The most common method by which a company may execute a document is that prescribed by s127 of the Corporations Act 2001 (Cth) (Corporations Act). By doing so, parties dealing with the company can be protected by relying on the assumptions listed in s129 of the Corporations Act when dealing with the company, including by assuming that a document is duly executed if it appears to have been signed in accordance with s127 Corporations Act.
As a result of the exclusion of the Corporations Act under the Electronic Transactions Act 1999 (Cth) and its regulations, it is generally accepted that executions under s127 of the Corporations Act can only be made in “wet-ink”. That is, before the changes summarised below were introduced and are now effective and will remain effective until 31 March 2022 (or later if determined otherwise).
Lockdown restrictions imposed by the Federal government have restricted movement and “wet-ink” execution by companies is not practical. In response to these challenges, the Federal Government initially introduced the Corporations (Coronavirus Economic Response) Determination (No.1) 2020 in May 2019 and later introduced the Corporations (Coronavirus Economic Response) Determination (No.3) 2020. For convenience, this article refers to both first and third determinations as the Determination.
The Determination extended the protection ordinarily reserved for wet-ink executions to electronic executions of documents. Specifically, the Determination provided for the execution of documents in counterparts and the execution of documents by “electronic communication”, for instance by email. The Determination ceased to have effect on 21 March 2021 and is no longer in force.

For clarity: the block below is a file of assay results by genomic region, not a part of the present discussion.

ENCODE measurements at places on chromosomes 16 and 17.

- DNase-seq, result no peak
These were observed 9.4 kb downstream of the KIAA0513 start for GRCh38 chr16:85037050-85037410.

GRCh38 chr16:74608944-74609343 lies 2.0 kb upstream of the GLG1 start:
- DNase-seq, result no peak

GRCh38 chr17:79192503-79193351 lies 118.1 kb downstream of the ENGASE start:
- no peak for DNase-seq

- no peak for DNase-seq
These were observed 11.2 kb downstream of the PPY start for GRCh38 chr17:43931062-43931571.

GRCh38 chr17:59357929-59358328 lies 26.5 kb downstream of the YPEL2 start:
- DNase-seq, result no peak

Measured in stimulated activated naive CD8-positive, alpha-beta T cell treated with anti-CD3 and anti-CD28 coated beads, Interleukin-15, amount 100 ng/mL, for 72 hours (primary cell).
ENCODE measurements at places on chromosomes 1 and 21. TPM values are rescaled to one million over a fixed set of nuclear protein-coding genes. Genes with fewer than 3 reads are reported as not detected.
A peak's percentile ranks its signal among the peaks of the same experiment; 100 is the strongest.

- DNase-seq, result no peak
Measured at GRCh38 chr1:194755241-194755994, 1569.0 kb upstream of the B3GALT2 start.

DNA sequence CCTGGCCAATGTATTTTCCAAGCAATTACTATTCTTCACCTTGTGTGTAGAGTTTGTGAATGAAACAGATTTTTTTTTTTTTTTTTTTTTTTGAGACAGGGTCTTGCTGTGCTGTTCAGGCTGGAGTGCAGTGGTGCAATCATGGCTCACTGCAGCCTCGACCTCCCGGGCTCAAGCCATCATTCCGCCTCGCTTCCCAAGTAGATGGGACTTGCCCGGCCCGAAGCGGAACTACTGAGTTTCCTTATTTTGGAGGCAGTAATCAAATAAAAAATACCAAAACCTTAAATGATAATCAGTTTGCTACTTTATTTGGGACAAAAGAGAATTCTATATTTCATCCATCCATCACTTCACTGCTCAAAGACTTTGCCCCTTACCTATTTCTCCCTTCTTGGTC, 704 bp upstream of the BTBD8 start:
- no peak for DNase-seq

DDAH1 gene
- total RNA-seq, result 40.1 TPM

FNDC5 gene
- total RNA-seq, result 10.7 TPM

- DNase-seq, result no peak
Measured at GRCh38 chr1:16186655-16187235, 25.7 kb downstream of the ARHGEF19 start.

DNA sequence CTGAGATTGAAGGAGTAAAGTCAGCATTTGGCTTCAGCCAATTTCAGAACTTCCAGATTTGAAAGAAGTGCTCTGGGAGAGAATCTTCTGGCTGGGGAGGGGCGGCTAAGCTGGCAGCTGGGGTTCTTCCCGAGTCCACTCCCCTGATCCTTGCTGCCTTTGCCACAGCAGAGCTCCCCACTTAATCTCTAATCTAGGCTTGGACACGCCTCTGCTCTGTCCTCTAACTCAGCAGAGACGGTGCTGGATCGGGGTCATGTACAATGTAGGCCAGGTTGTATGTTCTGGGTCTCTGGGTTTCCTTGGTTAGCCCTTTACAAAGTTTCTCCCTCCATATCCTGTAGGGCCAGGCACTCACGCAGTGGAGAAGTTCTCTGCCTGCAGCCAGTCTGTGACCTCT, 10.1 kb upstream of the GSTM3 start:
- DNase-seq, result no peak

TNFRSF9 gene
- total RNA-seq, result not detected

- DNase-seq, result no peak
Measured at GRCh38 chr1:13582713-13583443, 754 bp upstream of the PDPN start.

What happens now?
Although the Determination was introduced as temporary relief, positive feedback from consultation encouraged the Federal government to reform the Corporations Act permanently, or at least attempt to do so.
As a result, on 17 February 2021, the Treasury Laws Amendment (2021 Measures No.1) Bill 2021 was introduced (Bill). As at the time of writing, the Bill has passed both houses and received royal assent and has come into force. It is now the Treasury Laws Amendment (2021 Measures No.1) Act 2021 (the New Act).
Schedule 1 of the New Act includes trial amendments to the Corporations Act which reflect the intent although not the words of the Determination. For example, the amendments allow execution of documents electronically where there is some method appropriate to the purpose of the document in light of all the circumstances to identify the person executing and their intention to execute that document, and provided the document “executed” includes the entire contents of the document.
The language of the New Act is very wide but substantially different to the Determination. It could cover a variety of circumstances including execution by email or execution by hand witnessed over audio-visual conference (such as Zoom or Microsoft Teams). Whether any particular method is valid will likely depend on the document to be executed and the particular circumstances of the parties.
How long will the trial of electronic execution last?
The trial will conclude on 31 March 2022.
Between now and then, it is expected that the government will take steps to implement more permanent reforms. The reforms will likely be based on the current amendments but with any relevant changes in response to feedback from the Australian business community.
Article by Yanlie Leung, Victoria Caldwell and Winston Chu.